Glass and Ceramics

Whether in energy technology, nanotechnology or consumer electronics: ceramic compounds and coatings from inorganic materials such as silicon dioxide (SiO2) fulfill a variety of tasks in modern industry. With measurement technology from FISCHER you can analyze functional materials and the mechanical properties of components such as LCD spacers.

Glass and Ceramics

Application notes

Microhardness tester for quality control of LCD spacers

Two substrates, thin film transistor (TFT) arrays and color filters, are common components of liquid crystal display (LCD) panels. Spacers are used to keep the gap between them consistent, so that the liquid crystal material can be injected evenly inside to “do its magic”. The mechanical properties of these spacers exert great influence on the finished display’s robustness and image quality.

The most common kinds of spacers used in TFT LCDs are bead (spherical) and column (patterned by lithogra­phy) type spacers. The collapse strength, recovery rate and height uniformity of those spacers play a major role in keeping the gap stable and, thus, the panel in good condition.

Fig. 1: Bead spacers and column spacers

Strong spacers will keep the gap in good shape even under severe outside impact, while higher recovery rate means less permanent damage from those impacts. On the other hand, better height homogeneity of spacers will lead to faster response time, wider viewing angle, higher resolution and contrast ratio of the display. It is therefore important to monitor and control those parameters when manufacturing LCDs.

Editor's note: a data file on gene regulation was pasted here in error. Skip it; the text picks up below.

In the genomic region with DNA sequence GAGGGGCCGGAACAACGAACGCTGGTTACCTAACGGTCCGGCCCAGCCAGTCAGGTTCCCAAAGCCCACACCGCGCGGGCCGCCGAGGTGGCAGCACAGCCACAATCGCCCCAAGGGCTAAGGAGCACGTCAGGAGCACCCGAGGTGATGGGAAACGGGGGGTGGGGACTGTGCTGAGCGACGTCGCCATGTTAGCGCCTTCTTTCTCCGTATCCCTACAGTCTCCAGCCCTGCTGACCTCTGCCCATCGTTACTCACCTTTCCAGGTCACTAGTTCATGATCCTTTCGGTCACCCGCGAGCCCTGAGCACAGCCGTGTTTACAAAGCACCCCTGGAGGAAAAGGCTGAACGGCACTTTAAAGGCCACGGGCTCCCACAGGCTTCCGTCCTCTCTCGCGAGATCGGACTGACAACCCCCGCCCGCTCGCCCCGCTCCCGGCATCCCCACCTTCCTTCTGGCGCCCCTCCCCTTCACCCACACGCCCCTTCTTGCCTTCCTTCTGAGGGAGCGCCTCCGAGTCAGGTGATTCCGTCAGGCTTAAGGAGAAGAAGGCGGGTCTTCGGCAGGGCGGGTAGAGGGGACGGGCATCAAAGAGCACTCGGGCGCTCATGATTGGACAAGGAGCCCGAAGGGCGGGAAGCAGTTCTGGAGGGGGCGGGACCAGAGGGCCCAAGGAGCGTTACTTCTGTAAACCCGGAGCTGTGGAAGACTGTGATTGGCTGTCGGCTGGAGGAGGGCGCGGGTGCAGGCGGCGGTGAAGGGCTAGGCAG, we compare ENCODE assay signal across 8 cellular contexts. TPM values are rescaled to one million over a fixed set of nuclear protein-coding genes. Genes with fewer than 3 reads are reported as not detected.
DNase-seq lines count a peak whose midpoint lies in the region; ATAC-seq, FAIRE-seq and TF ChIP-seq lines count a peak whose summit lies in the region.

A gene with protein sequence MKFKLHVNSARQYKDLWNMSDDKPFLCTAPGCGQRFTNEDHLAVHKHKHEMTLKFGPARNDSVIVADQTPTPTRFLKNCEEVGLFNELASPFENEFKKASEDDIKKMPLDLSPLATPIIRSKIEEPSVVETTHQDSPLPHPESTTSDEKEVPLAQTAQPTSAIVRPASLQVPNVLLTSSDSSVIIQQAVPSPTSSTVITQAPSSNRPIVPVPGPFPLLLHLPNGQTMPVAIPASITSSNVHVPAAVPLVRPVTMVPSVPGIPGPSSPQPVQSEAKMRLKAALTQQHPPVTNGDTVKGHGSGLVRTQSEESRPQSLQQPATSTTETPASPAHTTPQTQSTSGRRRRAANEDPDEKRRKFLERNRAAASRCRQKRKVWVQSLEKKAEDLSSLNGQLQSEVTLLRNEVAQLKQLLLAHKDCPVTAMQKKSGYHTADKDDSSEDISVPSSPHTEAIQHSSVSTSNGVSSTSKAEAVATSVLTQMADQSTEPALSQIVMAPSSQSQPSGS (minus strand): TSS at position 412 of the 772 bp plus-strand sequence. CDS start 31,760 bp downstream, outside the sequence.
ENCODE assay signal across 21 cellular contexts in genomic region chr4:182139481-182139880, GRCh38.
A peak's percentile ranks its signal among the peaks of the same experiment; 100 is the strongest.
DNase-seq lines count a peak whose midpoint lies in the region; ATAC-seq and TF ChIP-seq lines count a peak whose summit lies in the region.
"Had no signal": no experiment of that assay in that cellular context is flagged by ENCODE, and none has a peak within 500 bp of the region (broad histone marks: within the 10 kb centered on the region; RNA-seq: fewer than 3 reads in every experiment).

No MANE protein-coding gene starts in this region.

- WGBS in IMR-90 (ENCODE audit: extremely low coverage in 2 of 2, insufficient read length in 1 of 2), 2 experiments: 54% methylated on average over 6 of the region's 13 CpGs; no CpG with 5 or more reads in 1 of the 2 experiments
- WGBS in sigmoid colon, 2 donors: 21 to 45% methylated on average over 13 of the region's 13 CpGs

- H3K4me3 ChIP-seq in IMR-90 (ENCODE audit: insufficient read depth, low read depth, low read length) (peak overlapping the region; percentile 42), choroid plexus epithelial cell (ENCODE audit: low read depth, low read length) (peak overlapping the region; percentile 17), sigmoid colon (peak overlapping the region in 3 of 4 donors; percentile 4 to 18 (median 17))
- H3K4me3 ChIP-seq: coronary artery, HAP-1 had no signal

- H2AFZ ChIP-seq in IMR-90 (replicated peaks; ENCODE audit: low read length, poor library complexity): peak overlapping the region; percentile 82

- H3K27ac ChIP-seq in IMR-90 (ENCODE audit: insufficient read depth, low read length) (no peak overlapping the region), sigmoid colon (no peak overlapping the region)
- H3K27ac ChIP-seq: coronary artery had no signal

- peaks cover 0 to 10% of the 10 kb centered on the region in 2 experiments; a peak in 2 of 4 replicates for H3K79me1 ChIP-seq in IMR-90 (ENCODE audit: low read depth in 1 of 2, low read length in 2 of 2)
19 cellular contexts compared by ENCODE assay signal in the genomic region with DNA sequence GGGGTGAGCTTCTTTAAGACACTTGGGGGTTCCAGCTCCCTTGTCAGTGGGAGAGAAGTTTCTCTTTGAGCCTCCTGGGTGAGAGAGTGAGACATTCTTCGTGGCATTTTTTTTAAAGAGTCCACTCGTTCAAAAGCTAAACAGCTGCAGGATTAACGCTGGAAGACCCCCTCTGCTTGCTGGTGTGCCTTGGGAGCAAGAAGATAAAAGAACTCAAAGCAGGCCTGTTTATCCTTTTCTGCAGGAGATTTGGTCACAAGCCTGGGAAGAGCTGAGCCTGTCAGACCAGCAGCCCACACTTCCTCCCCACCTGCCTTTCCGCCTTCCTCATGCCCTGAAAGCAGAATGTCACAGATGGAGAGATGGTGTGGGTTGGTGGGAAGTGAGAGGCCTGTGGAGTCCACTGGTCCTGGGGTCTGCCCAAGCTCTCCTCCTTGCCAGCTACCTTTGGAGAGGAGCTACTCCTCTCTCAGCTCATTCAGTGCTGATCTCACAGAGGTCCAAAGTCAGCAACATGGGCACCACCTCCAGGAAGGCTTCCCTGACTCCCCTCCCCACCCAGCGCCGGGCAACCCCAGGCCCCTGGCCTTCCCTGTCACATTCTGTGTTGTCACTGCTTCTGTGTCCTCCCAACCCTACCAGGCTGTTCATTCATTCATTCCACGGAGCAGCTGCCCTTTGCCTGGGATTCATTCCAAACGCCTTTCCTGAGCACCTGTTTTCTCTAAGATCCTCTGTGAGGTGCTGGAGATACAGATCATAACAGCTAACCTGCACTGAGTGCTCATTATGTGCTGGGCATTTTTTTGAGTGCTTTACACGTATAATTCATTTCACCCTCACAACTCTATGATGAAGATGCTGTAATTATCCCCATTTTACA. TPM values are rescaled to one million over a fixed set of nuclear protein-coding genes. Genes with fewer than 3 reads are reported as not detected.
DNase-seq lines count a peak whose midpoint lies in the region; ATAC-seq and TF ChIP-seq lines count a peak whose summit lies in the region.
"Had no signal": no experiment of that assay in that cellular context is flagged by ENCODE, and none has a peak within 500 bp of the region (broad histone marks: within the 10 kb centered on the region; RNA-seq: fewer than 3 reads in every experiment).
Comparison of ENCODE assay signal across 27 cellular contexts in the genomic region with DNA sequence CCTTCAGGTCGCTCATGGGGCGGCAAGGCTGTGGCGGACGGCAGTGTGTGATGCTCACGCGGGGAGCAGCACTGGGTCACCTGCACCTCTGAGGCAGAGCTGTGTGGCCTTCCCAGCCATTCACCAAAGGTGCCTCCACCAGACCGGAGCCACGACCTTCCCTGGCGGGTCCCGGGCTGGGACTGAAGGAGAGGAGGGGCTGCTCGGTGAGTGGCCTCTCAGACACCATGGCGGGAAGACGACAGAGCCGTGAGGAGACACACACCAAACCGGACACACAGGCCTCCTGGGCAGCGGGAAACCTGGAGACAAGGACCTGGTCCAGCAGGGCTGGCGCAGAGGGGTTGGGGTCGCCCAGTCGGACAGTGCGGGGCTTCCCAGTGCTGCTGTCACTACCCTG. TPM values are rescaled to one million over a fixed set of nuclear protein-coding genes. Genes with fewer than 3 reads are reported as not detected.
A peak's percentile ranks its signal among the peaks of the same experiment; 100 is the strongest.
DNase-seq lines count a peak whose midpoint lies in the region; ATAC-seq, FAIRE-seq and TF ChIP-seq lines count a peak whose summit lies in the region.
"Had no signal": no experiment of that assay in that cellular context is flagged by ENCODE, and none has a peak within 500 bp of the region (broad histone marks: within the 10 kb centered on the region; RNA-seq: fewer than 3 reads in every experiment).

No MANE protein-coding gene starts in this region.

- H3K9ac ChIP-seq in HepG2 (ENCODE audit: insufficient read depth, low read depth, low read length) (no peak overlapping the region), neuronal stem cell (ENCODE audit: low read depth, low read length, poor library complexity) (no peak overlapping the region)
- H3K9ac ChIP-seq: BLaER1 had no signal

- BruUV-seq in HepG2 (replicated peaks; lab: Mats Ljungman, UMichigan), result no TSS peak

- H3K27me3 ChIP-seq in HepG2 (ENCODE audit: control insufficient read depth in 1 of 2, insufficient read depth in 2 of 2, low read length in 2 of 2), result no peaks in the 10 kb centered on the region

By compressing and releasing the spacers with the FISCHERSCOPE® HM2000 microhardness tester, these critical mechanical properties can be precisely meas­ured. For this purpose, a special indenter with a flat tip is used instead of the typical Vickers pyramid, as illustrated in Figure 2.

Fig. 2: SEM (scanning electron microscopy) image of bead spacer and the illustration of measurement with FISCHERSCOPE HM2000 and a flat indenter

Depending on the force applied to depress the spacer, different parameters can be monitored. With a relatively high force, the collapse strength of the spacer can be tested, while lower load levels are used to determine the recovery rate.

Fig. 3a: Measurements on 10 bead spacers with max. load of 100 mN. The plateau indicates the collapse strength of the tested balls, while the vertical lines show spacer diameters.

Fig. 3b: Measurements on 10 bead spacers with max. load of 10 mN. The residual displacement divided by total displacement can be considered the recovery rate.

The FISCHERSCOPE® HM2000 is the ideal choice for measuring the mechanical properties of LCD spacers. Equipped with a flat-tip indenter, highly sensitive force control and displacement sensors, as well as a precise sample stage, the characteristics of each individual spacer can be determined in a single testing cycle. For further information please contact your local FISCHER representative.

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Fischer Technology Inc.
Windsor/United States

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